Please update your flash player...

Hopkins Training Camp

You can't help but notice the faces on the walls. Bob Montgomery. Harold Johnson. Gypsy Joe Harris. Bennie Briscoe. Georgie Benton. A dozen others. Everywhere you turn in the Joe Hand Boxing Gym in the Northern Liberties section of Philadelphia, you're greeted by almost-life-sized black-and-white wall hangings depicting the greatest boxers to emerge from this once-bustling fight town.

Twenty-three years and nearly 60 fights after he turned pro with a four-round defeat to Clinton Mitchell, Bernard Hopkins is threatening to go down as the greatest of them all. And, yes, "threatening" is the right word. Hopkins has a gentle side, but the boxing world rarely gets to see it. This is a man who sets opponents up for defeat as much with his verbal intimidation as with his jabs and feints. You can't out-talk him. You don't dare interrupt him. He will lock you in with his stare. He will get into your head.

Hopkins is a fiercely independent man, hardened by the experience a quarter-century ago of being incarcerated and told what to do and when to do it. Now he doesn't let anybody tell him what to do. A member of his camp offers him a sweatshirt to put on. Hopkins is almost offended by the suggestion. "I'm 46 years old. I know when I'm cold and when I'm not. If I need something, I'll get it," he insists.

Hopkins twisting

As of this gym session there are exactly four weeks to go until fight night, when Hopkins will challenge 28-year-old Jean Pascal in a rematch to their 12-round draw last December. Had Hopkins gotten the victory on that night, he would have become the oldest boxer ever to win a major title. Needless to say, that record is up for grabs once again-and this isn't just some easy-come-easy-go alphabet title "The Executioner" is fighting for. Pascal holds The Ring championship, the closest thing there is in modern boxing to an undisputed title. Hopkins held The Ring belt at middleweight, enjoying the longest reign and most successful defenses in 160-pound history. He also held the very same light heavyweight belt that he's trying to take from Pascal.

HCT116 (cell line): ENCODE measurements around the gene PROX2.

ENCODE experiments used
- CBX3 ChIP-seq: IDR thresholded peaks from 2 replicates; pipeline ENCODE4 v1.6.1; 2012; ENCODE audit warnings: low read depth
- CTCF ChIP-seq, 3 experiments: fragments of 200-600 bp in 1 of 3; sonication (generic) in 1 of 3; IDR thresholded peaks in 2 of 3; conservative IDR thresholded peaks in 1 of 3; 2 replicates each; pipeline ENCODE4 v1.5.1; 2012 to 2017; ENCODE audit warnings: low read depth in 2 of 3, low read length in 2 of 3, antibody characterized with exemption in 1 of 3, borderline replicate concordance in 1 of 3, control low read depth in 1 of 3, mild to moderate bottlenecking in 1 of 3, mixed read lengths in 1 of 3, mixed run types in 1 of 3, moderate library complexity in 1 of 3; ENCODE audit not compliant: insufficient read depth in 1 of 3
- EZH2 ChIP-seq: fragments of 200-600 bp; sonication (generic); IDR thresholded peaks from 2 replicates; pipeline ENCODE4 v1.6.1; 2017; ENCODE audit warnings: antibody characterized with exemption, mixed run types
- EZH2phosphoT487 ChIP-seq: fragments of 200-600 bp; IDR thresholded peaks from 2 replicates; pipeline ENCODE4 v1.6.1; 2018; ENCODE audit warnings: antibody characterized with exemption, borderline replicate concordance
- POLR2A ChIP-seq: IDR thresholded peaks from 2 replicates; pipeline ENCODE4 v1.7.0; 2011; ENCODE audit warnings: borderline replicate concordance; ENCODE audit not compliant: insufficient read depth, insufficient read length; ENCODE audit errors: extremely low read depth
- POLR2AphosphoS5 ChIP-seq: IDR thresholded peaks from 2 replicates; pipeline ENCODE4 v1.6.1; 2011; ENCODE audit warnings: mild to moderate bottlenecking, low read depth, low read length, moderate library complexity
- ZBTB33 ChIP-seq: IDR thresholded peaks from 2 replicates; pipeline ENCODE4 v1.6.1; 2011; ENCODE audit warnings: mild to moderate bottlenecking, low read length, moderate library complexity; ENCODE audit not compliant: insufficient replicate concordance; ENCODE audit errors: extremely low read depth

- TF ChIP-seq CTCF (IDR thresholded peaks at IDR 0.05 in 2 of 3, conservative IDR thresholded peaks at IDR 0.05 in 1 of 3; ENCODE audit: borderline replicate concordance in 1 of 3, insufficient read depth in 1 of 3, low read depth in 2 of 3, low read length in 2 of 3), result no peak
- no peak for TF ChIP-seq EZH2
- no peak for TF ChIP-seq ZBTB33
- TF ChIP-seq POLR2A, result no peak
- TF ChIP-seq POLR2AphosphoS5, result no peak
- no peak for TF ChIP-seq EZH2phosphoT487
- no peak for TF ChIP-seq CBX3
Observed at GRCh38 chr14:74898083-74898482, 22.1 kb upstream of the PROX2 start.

The last time he captured that title, Hopkins was 41. His dominant victory over Antonio Tarver was lauded as a magnificent achievement that shook up the hour glass. Five years later, Hopkins is trying to make an even grander mockery of the aging process. He lives for these moments when he can stare out into press row and, without moving his lips, say "I told you so."

"How many athletes in their careers had four, five, six, seven different times they made history?" Hopkins asks. "I can name every time I made history. Not every fight is history. But this one will be. That motivates me."

Also motivating him: Pascal accusing Hopkins of being on performance-enhancing drugs while yelling "Take the test!" over and over at a recent press conference. Hopkins takes the unsubstantiated allegation as something of a compliment.

"To say that a person must have cheated, he's making an excuse for himself why he didn't do what he was supposed to do in our first fight," Hopkins analyzes. "That's a guy that's in denial of what happened to him, if he's talking about the possibility of what he thinks that I'm on.

"I am on something. And I've been on it for a long time. It's called proving people wrong. And let me tell you, that is the worst narcotic you can have in your system."

Hopkins thought he'd kicked the habit after the Tarver win back in '06, when he temporarily made good on a promise he'd made to his mother to retire. But he couldn't stay retired. He came back and defeated Winky Wright. He lost a close decision and his light heavyweight championship to Joe Calzaghe. The fight fraternity counted him out again-and he responded by shocking the undefeated Kelly Pavlik. He won a marking-time fight against Enrique Ornelas, then evened a 17-year-old score with Roy Jones.